- Sporadic raids have left more than 500 people dead since 2014
- Violence is stoking ethnic tension, threatening stability
When the men with machetes came to Maseka Alexandra’s thatched mud-hut on the edge of the Congolese town of Beni her age may have been the only thing that saved her.
Clad in military uniforms, they called her “mama” and asked where her husband was, then left, the 55-year-old recalled in an interview. Moments later, screams filled the neighborhood and people fled as more than 50 men and women were hacked to death, including one of Alexandra’s two sons and her brother-in-law.
“They all look alike,” she said of the assailants as she sat outside her sister’s home near the town center, a purple blanket draped over her frail shoulders. “I don’t know whether they were government or rebel forces -- when I look at their uniforms, they are all soldiers.”
The Aug. 13 attack was the latest in a series of raids that have claimed more than 500 lives in the northeastern Democratic Republic of Congo since 2014, thwarting United Nations-backed efforts to restore stability to a region rich in timber, coltan, tin and gold that’s home to more than 60 rebel groups. While both the government and UN blame fighters from the Allied Democratic Forces, Congolese authorities have linked their actions to a global wave of Islamist-inspired violence -- a theory questioned by the acting chief of the peacekeeping force in the central African country.
“We don’t know who is committing these atrocities,” said Kakule Musongya, 45, as he waited outside a public trial in Beni of suspected members of the ADF, a group active along Congo’s border since the late 1990s. “Someone is killing us like goats.”
The trial that began Aug. 20 was intended to allay the fears of Beni’s residents, as military prosecutors publicly interrogated alleged ADF fighters. Among them was Sempela Muswabo Toyota, a Ugandan in his 20s who said he’d had to convert to Islam and was trained in Congolese forest camps -- a testimony that seemed to back the government narrative.
UN experts, however, say the ADF is no longer a single, cohesive group of foreign fighters and that the origins of the violence are more complicated. Congolese recruits and other local militias, sometimes supported by Congolese army officers, have also been involved in the killings, the experts said in a June report to the UN Security Council.
“This is not jihadism, it is pure local terrorism,” the UN’s acting force commander, General Rakib Ahmed, said in an Aug. 18 interview, while acknowledging that details on the group’s membership and motivations are limited.
President Joseph Kabila visited Beni in August, before meeting his Ugandan counterpart, Yoweri Museveni, to discuss a plan to share intelligence on the ADF. Meanwhile, the UN peacekeeping force, which comprises 19,000 soldiers, says its joint offensive with the Congolese army is making progress against the rebels.
“They have lost one of their strongholds and are on the run,” General Phiri, a Malawian commander, said Aug. 26 during a guided visit to an ADF forest camp located about 35 kilometers (21.7 miles) northeast of Beni that had been captured two weeks before, on the morning of the massacre. But these victories haven’t stopped the killings.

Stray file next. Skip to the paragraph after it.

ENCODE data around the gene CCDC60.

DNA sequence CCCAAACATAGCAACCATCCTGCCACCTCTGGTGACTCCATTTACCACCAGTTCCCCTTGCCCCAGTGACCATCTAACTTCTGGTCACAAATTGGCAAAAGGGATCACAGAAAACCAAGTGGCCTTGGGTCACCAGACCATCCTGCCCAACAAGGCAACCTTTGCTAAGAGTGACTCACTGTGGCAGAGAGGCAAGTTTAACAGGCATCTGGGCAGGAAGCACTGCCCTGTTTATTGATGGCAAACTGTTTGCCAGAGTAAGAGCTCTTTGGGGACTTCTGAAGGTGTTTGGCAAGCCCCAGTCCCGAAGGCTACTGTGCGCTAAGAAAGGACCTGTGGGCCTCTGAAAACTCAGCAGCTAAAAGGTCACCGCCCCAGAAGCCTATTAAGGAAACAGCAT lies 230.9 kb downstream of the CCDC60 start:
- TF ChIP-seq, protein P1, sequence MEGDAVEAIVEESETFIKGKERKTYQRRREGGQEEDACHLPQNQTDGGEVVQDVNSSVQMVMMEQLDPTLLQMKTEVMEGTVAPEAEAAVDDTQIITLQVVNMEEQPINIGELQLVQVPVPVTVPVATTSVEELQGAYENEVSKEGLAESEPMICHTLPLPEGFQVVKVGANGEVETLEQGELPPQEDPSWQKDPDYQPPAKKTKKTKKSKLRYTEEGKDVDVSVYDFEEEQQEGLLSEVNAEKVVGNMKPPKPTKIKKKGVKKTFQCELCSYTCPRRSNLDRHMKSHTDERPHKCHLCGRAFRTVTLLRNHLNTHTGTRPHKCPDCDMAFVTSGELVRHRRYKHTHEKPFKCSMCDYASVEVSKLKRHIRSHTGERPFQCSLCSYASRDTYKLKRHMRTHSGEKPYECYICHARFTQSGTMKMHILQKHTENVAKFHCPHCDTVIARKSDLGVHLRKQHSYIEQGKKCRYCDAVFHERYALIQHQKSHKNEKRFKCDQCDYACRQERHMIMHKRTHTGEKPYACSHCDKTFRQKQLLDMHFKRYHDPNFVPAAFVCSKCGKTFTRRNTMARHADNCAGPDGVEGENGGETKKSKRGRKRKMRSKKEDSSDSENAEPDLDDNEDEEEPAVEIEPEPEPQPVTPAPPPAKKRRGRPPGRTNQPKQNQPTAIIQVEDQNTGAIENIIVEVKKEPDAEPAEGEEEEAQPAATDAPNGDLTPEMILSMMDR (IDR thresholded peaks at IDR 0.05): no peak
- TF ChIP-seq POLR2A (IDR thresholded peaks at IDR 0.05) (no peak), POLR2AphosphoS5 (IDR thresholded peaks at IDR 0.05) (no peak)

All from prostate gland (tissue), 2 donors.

A new, “more effective” strategy must be adopted to end the violence, the civilian head of the UN mission, Maman Sidikou, said Monday during a visit to Beni, without giving further details.
Some members of the local Nande ethnic group blame the attacks on members of the Hutu community who fled unrest further south over the past two years, allegations that could stoke further violence.
“How are people continuing to arrive in Beni at the same time that people are being massacred?” the city’s mayor, Bwanakawa Masumbuko Nyonyi, said in an interview. That same day, while the trial continued in Beni, two Hutu women were dragged from a minibus by a mob in the town of Butembo, 55 kilometers further south. They were lynched and their bodies set on fire, Butembo’s mayor, Sikuli Uvasaka Makala, told local radio.
Some members of the Nande community say they will fight back if the killings continue. They blame the government, which they say wants to use instability to justify delayed presidential elections. While Kabila is due to step down in December, he will probably now remain in power until a new date for the vote, previously scheduled for November, can be set. Congo, which is almost the size of Western Europe and has never had a peaceful transfer of power, is the continent’s largest copper producer.
“The government wants to create disorder,” said Mumbere Matata Samir, a 37-year-old Nande motorbike-taxi driver in Beni. “We will have to protect ourselves.”
Government spokesman Lambert Mende called the allegation “senseless” and “irresponsible.” Authorities are deeply concerned by the killings and the apparent rise in ethnic tensions, while the notion that displaced Hutus are responsible is false, he said by phone from the capital, Kinshasa.
“The government will mobilize the nation to protect the population” of Beni, he said.